Location

La Jolla, CA

Start Date

1-1-1998 12:00 AM

Description

Shearography, introduced in 1973 by both Hung & Taylor [1] and Leendertz & Butters [2], was developed from speckle pattern interferometry. Both methods are full- field optical techniques which generate interference patterns by combining a reference beam with the reflected light from a diffusive surface. However, a significant difference exists between the manner in which these two methods form their resulting interferograms. Shearography is a common path intereferometer; the reference beam is derived from the same beam as that used to probe the object. This distinction has a number of advantages including tolerance to rigid body motions, reduced laser coherence requirements, compact design, convenient sensitivity adjustment, and direct measurement of differential displacement. The advent of modern video cameras has allowed designers to build upon these intrinsic advantages producing a portable low-cost sensor. In this configuration, (electronic) shearography has gained acceptance as a nondestructive inspection technique [3–5], which is commonly used on aerospace structures and materials [6–10].

Book Title

Review of Progress in Quantitative Nondestructive Evaluation

Volume

17B

Chapter

Chapter 7: New Inspection/Control Procedures

Section

New Techniques

Pages

1729-1736

DOI

10.1007/978-1-4615-5339-7_224

Language

en

File Format

application/pdf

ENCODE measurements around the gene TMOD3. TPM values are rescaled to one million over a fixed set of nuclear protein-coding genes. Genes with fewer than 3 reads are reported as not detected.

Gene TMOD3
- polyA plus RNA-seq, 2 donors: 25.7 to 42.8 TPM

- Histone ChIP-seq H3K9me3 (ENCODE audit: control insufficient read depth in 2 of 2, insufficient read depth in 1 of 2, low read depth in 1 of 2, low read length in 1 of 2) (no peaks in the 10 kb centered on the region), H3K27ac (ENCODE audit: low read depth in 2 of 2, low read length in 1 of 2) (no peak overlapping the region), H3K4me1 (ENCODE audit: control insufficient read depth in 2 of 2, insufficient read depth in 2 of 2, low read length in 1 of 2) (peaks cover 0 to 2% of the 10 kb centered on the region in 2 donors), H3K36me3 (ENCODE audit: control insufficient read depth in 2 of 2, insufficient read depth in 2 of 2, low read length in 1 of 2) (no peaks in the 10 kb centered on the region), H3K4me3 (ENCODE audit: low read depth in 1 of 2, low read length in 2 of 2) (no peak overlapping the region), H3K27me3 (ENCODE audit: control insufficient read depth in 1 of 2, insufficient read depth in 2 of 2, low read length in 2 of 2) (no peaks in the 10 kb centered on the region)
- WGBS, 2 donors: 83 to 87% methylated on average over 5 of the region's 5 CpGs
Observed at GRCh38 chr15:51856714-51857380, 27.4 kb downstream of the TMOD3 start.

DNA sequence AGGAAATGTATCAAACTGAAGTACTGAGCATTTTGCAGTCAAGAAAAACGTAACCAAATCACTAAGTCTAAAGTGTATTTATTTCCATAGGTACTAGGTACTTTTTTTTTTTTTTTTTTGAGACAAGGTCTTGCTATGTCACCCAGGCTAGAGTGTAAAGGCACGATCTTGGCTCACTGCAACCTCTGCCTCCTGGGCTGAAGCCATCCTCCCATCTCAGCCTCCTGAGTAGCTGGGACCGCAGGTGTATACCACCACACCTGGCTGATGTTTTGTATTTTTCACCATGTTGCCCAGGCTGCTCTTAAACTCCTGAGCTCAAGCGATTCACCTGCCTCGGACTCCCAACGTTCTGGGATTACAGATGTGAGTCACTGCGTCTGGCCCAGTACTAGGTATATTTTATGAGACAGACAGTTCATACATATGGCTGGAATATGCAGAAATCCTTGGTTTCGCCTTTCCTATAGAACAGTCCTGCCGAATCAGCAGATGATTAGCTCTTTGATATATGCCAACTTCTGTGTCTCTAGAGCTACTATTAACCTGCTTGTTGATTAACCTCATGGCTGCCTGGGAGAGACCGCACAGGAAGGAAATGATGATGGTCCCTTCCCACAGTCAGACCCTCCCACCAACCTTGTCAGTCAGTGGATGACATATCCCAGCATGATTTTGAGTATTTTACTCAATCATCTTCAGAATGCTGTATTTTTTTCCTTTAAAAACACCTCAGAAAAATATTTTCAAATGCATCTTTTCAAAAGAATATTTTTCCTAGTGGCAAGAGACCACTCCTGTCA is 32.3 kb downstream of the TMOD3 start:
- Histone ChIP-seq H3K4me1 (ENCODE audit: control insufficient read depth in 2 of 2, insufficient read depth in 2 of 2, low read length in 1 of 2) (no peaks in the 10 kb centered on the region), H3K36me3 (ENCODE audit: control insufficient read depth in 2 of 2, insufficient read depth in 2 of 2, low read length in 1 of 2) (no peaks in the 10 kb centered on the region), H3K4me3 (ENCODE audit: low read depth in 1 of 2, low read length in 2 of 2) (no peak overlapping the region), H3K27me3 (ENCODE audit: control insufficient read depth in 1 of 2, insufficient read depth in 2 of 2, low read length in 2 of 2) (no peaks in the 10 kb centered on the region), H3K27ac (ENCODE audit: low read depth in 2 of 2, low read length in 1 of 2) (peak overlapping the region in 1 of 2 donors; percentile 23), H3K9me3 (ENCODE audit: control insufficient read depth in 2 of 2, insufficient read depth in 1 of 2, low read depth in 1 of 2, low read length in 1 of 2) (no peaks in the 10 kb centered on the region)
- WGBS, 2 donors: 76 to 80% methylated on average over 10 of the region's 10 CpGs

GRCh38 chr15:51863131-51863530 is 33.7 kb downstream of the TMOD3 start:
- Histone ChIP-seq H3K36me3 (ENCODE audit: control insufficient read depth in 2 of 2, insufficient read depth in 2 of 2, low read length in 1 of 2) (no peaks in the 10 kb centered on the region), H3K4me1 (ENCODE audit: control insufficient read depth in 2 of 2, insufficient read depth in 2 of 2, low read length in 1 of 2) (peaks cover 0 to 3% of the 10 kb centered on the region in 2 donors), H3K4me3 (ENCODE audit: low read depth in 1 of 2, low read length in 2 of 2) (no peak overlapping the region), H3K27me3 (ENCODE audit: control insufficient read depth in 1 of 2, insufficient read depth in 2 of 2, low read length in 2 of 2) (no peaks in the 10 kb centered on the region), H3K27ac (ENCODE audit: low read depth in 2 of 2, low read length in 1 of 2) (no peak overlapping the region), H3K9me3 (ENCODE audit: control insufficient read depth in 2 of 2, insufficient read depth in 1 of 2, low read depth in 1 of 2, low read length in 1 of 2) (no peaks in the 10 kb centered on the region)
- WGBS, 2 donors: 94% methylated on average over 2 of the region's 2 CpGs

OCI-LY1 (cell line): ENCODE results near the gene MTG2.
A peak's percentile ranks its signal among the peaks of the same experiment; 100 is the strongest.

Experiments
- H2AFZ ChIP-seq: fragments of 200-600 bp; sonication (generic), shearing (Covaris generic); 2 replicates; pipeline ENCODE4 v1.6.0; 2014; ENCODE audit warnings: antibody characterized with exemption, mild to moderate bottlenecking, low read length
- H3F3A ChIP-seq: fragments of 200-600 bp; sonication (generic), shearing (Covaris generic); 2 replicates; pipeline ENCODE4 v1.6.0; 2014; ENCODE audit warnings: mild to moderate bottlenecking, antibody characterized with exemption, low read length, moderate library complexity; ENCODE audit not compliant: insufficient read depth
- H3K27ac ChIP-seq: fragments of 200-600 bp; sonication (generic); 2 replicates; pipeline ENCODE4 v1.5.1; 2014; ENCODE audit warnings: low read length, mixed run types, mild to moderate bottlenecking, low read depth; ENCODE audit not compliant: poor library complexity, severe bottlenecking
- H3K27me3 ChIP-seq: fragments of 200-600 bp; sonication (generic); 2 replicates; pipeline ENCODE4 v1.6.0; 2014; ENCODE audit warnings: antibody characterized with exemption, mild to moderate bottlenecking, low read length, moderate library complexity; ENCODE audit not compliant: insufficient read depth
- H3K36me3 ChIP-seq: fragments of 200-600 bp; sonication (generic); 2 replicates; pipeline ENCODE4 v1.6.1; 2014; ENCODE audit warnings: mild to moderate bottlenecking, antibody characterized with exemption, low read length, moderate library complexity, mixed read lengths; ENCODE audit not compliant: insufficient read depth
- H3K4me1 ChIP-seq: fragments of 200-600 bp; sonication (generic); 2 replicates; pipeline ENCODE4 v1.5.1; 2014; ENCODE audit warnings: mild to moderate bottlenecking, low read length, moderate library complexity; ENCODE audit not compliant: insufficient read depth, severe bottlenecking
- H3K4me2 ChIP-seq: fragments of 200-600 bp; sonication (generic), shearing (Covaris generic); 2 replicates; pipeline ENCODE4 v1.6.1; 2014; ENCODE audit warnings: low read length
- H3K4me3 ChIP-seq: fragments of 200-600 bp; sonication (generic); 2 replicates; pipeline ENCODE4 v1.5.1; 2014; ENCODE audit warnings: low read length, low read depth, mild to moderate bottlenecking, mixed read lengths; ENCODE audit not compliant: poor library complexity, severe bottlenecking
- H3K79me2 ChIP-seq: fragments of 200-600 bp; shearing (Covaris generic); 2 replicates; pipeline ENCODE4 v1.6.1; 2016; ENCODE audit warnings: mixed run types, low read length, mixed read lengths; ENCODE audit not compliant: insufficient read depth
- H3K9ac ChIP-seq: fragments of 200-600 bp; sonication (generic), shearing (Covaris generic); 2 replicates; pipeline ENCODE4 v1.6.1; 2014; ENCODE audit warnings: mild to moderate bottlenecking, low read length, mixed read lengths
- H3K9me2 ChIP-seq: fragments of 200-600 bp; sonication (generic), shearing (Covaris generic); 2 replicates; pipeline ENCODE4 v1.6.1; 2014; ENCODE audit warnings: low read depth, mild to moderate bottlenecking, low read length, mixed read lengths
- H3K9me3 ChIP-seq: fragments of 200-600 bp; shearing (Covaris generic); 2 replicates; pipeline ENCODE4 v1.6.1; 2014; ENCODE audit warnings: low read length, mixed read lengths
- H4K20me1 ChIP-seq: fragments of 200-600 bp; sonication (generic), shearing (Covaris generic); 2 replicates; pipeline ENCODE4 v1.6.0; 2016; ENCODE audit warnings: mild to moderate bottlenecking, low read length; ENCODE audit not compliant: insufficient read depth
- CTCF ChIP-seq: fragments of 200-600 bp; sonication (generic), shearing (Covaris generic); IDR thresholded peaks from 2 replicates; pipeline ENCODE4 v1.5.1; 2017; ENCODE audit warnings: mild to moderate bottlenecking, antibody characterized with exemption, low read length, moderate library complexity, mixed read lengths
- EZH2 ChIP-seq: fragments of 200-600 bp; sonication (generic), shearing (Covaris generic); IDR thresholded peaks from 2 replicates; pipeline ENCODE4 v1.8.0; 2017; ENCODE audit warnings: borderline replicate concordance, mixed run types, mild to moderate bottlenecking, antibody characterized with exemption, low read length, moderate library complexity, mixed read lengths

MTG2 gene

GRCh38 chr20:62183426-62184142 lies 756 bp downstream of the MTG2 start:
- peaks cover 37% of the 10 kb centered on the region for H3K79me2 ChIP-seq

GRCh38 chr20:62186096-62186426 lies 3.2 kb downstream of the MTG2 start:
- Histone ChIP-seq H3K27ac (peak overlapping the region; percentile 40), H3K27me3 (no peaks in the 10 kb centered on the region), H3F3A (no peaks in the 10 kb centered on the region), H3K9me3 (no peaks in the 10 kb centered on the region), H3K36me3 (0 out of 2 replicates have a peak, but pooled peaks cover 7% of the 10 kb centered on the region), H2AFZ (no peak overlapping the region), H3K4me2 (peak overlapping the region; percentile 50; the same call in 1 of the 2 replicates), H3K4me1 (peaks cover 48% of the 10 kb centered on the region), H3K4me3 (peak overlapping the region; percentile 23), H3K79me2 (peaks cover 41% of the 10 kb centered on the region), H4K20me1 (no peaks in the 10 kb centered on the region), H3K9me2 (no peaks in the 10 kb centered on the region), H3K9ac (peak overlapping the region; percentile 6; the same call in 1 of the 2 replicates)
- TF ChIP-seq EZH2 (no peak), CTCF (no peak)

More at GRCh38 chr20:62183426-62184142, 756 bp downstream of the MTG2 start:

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Jan 1st, 12:00 AM

Wide-Area Imaging of Ultrasonic Fields by Digital Phase-Stepping Shearography

La Jolla, CA

Shearography, introduced in 1973 by both Hung & Taylor [1] and Leendertz & Butters [2], was developed from speckle pattern interferometry. Both methods are full- field optical techniques which generate interference patterns by combining a reference beam with the reflected light from a diffusive surface. However, a significant difference exists between the manner in which these two methods form their resulting interferograms. Shearography is a common path intereferometer; the reference beam is derived from the same beam as that used to probe the object. This distinction has a number of advantages including tolerance to rigid body motions, reduced laser coherence requirements, compact design, convenient sensitivity adjustment, and direct measurement of differential displacement. The advent of modern video cameras has allowed designers to build upon these intrinsic advantages producing a portable low-cost sensor. In this configuration, (electronic) shearography has gained acceptance as a nondestructive inspection technique [3–5], which is commonly used on aerospace structures and materials [6–10].